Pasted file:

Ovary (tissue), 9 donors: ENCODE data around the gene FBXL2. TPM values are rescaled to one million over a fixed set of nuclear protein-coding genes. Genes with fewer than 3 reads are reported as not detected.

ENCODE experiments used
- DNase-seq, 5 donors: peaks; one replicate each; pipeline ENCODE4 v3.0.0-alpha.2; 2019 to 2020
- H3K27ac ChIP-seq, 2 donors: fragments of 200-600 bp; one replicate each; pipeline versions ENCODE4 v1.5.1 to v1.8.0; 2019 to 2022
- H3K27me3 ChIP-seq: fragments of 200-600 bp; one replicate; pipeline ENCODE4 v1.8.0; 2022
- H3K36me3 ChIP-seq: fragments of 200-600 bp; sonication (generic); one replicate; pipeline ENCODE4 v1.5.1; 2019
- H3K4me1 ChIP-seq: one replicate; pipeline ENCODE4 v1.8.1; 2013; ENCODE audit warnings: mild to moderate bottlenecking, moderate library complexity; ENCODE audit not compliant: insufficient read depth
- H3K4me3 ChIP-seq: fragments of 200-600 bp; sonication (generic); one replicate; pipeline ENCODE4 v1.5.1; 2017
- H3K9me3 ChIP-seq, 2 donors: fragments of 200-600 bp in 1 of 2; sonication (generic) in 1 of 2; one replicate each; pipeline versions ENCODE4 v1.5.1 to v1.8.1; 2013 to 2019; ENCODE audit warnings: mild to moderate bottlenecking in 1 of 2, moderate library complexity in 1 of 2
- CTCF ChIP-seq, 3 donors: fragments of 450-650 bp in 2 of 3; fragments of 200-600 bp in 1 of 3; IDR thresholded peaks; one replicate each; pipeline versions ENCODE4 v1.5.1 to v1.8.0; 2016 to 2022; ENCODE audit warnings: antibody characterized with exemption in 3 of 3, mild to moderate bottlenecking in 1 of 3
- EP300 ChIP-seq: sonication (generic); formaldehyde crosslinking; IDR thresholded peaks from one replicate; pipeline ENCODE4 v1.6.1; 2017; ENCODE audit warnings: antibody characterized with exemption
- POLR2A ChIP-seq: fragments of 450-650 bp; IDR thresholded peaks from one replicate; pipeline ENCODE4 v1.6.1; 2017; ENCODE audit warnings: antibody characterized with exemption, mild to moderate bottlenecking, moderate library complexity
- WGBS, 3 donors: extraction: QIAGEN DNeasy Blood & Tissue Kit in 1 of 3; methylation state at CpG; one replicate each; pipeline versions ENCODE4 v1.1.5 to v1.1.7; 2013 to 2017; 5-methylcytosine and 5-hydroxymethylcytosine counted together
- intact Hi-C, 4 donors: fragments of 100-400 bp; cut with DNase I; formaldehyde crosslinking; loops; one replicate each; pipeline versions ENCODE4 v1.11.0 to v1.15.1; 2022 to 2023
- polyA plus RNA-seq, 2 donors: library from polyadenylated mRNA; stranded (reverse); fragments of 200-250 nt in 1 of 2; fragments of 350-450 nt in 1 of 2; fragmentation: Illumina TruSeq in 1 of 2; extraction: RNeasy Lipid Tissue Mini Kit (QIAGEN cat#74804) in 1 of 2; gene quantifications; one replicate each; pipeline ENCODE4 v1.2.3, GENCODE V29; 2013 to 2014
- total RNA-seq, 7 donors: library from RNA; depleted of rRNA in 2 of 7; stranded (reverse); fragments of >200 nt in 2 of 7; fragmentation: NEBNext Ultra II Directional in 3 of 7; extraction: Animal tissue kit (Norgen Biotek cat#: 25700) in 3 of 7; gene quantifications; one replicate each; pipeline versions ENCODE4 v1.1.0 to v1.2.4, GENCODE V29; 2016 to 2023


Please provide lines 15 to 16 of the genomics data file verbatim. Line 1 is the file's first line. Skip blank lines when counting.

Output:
- polyA plus RNA-seq, 2 donors: library from polyadenylated mRNA; stranded (reverse); fragments of 200-250 nt in 1 of 2; fragments of 350-450 nt in 1 of 2; fragmentation: Illumina TruSeq in 1 of 2; extraction: RNeasy Lipid Tissue Mini Kit (QIAGEN cat#74804) in 1 of 2; gene quantifications; one replicate each; pipeline ENCODE4 v1.2.3, GENCODE V29; 2013 to 2014
- total RNA-seq, 7 donors: library from RNA; depleted of rRNA in 2 of 7; stranded (reverse); fragments of >200 nt in 2 of 7; fragmentation: NEBNext Ultra II Directional in 3 of 7; extraction: Animal tissue kit (Norgen Biotek cat#: 25700) in 3 of 7; gene quantifications; one replicate each; pipeline versions ENCODE4 v1.1.0 to v1.2.4, GENCODE V29; 2016 to 2023